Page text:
The success of Elgin, which at its peak included 300 families, was not simply economic. In 1850 a post office was opened and a church/school building was constructed. That spring the school welcomed its first students and evening classes were offered to adults. The school’s standards were high and it was soon recognized as being superior to the district school. By 1854 half of its students were white and by 1857 two additional schools had been built. To help support the mission, King, who was ordained by the Canadian church in May 1851, travelled extensively in Canada, the United States, and Britain to raise funds. Although he was a staunch Presbyterian who did missionary work outside Elgin, King helped both the Methodists and the Baptists establish congregations in the settlement.
Despite all its accomplishments, the settlement was not an unqualified success. Many leading black journalists, such as Samuel Ringgold Ward* and Mary Ann Camberton Shadd, called for the integration of blacks into white society rather than the creation of segregated settlements; King and Elgin, however, escaped the vituperation Shadd aimed at Josiah Henson* and John Scoble* of the nearby Dawn settlement and at the Refugee Home Society [see Henry Walton Bibb*] that had been patterned on the Elgin Association. Regardless of the fact that Elgin was seen by many as the model black settlement in Canada, King was nevertheless able to improve relations with the neighbouring white community only slightly. Yet the inhabitants of Elgin became well known for their industriousness, temperance, good health, and high moral standards. Many of the black settlers became citizens and, usually voting as a block, they were important in several Kent County elections. The provincial election of 1857–58 was especially significant since their votes played a key role in the defeat of Larwill, their unremitting antagonist, by Archibald McKellar, a constant supporter.
The outbreak of the American Civil War in 1861 precipitated an exodus back to the United States that sounded the death knell of the settlement: more than 70 blacks from Elgin would enlist on the Union side. The subsequent Union victory also persuaded a large number of blacks to return to the south. The settlement operated on a reduced scale throughout the 1860s, but in 1873 the Elgin Association, having accomplished its goals and reimbursed its shareholders, disbanded. King continued his various missionary activities and on 28 Dec. 1880 was “inducted into the pastoral charge of Maidstone” in the Chatham presbytery. He served there until his retirement on 10 July 1883. In the summer of 1888 he moved from Elgin to Chatham and for the next five years he preached frequently there at the First Presbyterian Church. King was bedridden in the summer of 1893 and died peacefully in January 1895.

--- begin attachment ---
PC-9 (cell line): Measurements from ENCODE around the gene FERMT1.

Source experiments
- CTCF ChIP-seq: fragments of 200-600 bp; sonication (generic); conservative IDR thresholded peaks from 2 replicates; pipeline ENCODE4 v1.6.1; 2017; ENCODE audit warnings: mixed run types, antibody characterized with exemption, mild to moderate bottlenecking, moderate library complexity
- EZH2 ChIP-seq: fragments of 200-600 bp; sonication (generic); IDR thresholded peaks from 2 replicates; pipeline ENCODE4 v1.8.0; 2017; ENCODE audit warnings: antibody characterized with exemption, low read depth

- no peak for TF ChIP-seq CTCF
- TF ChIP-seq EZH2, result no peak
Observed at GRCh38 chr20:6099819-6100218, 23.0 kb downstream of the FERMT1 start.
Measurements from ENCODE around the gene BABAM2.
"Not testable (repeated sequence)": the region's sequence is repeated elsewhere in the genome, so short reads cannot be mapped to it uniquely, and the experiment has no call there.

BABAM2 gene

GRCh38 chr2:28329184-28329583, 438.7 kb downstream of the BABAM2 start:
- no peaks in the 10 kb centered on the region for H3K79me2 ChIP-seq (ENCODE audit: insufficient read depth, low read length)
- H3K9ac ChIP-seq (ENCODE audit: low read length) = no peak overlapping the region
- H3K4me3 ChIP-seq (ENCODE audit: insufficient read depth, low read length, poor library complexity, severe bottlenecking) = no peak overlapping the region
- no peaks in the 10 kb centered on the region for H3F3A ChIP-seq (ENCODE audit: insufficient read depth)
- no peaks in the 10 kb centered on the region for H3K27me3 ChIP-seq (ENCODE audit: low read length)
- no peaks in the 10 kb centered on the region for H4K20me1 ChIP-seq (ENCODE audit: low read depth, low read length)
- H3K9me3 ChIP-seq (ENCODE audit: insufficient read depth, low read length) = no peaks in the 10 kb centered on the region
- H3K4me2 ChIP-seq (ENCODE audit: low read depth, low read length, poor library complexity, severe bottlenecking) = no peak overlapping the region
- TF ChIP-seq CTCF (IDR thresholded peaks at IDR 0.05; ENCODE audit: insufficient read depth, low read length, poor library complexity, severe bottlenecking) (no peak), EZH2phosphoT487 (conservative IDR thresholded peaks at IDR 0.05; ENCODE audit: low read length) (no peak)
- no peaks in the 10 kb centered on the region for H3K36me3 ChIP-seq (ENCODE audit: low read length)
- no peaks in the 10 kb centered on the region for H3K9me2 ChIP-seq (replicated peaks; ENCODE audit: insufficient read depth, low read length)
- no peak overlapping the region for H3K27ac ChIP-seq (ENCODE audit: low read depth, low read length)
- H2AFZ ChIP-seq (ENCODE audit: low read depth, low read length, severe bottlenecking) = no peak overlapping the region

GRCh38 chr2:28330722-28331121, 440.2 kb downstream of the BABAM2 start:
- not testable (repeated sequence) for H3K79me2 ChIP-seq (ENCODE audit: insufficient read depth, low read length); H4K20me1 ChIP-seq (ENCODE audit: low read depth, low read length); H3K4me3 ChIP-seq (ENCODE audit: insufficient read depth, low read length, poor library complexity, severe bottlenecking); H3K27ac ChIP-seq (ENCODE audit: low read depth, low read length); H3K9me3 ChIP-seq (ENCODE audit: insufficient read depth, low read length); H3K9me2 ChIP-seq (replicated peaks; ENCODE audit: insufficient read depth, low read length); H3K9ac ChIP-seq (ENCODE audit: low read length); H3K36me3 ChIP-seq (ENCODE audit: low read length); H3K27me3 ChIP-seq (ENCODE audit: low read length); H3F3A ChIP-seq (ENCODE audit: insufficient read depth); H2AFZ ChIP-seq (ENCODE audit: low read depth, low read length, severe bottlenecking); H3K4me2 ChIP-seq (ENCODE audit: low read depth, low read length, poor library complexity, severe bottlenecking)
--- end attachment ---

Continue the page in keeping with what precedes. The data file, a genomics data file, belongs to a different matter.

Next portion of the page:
NA, MG 24, J14. UCC-C, Free Church of Scotland, Colonial Committee, minutes, 1846 (mfm.). Free Church of Scotland, Home and Foreign Missionary Record (Edinburgh), 3 (1847–48): 70–72; 4 (1849–50): 122–25. [A. M. Harris], A sketch of the Buxton mission and Elgin settlement, Raleigh, Canada West (Birmingham, Eng., ). PCC Acts and proc., 1881–95; Minutes of the synod (Toronto), 1848–53. Hand-book of the Presbyterian Church in Canada, 1883, ed. A. F. Kemp et al. (Ottawa, 1883), 207. W. R. Gregg, The African in North America; their welfare after freedom as effected and influenced by the life of William King . . . (Ashtabula, Ohio, [1933?]). A. S. Jamieson, William King, friend and champion of slaves (Toronto, 1925). W. H. Pease and J. H. Pease, Black Utopia: negro communal experiments in America (Madison, Wis., 1963). J. H. Silverman, Unwelcome guests: Canada West’s response to American fugitive slaves, 1800–1865 (Millwood, N.Y., 1985). Victor Ullman, Look to the north star: a life of William King (Boston and Toronto, 1969). R. W. Winks, The blacks in Canada: a history (London and New Haven, Conn., 1971). Fred Landon, “The Buxton settlement in Canada,” Journal of Negro Hist. (Washington), 3 (1918): 360–67. W. H. Pease and J. H. Pease, “Opposition to the founding of the Elgin settlement,” CHR, 38 (1957): 202–18.